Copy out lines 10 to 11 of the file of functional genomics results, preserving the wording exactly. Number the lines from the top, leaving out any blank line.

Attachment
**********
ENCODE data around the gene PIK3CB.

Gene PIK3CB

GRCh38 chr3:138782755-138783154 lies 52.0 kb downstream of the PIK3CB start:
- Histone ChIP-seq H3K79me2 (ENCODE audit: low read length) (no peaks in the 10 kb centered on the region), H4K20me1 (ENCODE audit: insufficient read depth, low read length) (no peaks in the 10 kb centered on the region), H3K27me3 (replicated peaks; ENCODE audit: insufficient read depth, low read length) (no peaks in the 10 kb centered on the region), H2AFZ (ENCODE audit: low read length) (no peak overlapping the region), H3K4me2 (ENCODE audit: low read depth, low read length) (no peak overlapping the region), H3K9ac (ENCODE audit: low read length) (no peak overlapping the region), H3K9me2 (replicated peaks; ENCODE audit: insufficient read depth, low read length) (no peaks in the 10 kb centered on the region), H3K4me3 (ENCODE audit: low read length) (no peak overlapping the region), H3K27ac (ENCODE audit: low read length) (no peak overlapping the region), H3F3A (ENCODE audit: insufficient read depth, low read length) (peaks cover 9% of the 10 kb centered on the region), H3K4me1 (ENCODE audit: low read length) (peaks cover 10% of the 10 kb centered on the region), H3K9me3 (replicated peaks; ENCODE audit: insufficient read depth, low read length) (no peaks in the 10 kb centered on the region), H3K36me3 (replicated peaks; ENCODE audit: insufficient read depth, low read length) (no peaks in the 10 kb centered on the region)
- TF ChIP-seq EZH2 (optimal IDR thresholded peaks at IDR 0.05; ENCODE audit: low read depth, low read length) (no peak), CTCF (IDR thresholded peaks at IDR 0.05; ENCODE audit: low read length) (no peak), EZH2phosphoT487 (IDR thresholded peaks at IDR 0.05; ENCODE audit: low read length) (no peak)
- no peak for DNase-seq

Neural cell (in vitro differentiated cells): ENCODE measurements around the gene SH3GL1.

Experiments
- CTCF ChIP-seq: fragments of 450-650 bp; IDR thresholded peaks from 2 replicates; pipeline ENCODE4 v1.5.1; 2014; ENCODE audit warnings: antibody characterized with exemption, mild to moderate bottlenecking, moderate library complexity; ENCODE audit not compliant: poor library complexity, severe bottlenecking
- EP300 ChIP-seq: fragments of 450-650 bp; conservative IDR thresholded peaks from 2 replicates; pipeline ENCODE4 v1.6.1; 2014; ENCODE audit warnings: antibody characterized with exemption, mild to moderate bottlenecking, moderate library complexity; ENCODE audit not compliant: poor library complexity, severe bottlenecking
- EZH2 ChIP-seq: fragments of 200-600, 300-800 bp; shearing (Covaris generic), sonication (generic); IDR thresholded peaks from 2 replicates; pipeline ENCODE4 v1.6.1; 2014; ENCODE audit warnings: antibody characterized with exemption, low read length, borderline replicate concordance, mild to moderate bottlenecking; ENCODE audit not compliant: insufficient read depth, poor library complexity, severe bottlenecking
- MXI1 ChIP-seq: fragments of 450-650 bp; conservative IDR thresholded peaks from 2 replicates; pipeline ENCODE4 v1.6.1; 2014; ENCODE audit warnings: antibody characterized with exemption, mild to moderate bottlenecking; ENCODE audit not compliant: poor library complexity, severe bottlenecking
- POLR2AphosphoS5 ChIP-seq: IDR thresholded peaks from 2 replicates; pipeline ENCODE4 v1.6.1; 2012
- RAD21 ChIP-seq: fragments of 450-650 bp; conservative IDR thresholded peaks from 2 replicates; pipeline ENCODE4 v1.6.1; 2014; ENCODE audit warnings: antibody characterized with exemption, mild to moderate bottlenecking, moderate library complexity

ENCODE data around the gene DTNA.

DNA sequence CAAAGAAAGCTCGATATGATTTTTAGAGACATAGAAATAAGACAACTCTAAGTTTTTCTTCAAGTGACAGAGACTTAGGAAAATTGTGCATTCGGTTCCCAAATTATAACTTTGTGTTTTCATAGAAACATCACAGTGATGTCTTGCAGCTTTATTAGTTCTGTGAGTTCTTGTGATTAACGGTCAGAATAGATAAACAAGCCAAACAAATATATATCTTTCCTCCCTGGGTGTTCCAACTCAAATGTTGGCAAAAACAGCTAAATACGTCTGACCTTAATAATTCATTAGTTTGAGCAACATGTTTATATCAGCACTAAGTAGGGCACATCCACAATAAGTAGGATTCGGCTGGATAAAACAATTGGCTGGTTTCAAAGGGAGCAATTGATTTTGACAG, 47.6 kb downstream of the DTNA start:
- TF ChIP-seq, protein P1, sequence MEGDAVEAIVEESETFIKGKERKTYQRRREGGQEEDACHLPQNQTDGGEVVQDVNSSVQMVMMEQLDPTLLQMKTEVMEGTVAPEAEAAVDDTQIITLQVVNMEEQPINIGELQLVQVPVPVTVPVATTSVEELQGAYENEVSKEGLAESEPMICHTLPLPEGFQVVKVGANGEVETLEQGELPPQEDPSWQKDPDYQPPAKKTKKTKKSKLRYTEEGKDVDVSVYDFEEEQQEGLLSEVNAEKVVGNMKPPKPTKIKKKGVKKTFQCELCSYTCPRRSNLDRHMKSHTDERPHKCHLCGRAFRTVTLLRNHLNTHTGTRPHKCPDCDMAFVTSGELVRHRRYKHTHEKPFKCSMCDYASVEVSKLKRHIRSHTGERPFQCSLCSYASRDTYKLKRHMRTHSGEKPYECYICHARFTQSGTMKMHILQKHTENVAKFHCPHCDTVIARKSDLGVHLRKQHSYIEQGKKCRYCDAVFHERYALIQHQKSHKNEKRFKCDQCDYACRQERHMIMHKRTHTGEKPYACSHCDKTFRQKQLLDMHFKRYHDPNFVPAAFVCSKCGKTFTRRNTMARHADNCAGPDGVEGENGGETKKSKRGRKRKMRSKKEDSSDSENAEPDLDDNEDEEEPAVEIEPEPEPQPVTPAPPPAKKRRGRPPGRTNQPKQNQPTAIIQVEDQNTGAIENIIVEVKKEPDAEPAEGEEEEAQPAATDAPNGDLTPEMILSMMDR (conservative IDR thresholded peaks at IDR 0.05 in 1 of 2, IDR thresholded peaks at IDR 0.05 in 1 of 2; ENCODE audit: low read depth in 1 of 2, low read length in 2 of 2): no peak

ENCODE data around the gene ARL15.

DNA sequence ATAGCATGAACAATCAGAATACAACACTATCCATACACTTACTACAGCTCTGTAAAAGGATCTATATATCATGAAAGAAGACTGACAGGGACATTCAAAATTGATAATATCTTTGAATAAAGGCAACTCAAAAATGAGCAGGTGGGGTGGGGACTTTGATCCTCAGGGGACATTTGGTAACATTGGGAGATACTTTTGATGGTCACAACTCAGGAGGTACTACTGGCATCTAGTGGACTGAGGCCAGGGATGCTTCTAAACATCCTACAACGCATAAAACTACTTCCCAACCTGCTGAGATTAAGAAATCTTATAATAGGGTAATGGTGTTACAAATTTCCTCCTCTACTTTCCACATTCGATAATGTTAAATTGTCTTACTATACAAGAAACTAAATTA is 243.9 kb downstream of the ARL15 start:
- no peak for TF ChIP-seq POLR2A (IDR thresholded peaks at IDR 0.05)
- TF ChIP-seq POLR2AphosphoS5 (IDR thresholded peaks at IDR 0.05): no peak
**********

- EP300 ChIP-seq: fragments of 450-650 bp; conservative IDR thresholded peaks from 2 replicates; pipeline ENCODE4 v1.6.1; 2014; ENCODE audit warnings: antibody characterized with exemption, mild to moderate bottlenecking, moderate library complexity; ENCODE audit not compliant: poor library complexity, severe bottlenecking
- EZH2 ChIP-seq: fragments of 200-600, 300-800 bp; shearing (Covaris generic), sonication (generic); IDR thresholded peaks from 2 replicates; pipeline ENCODE4 v1.6.1; 2014; ENCODE audit warnings: antibody characterized with exemption, low read length, borderline replicate concordance, mild to moderate bottlenecking; ENCODE audit not compliant: insufficient read depth, poor library complexity, severe bottlenecking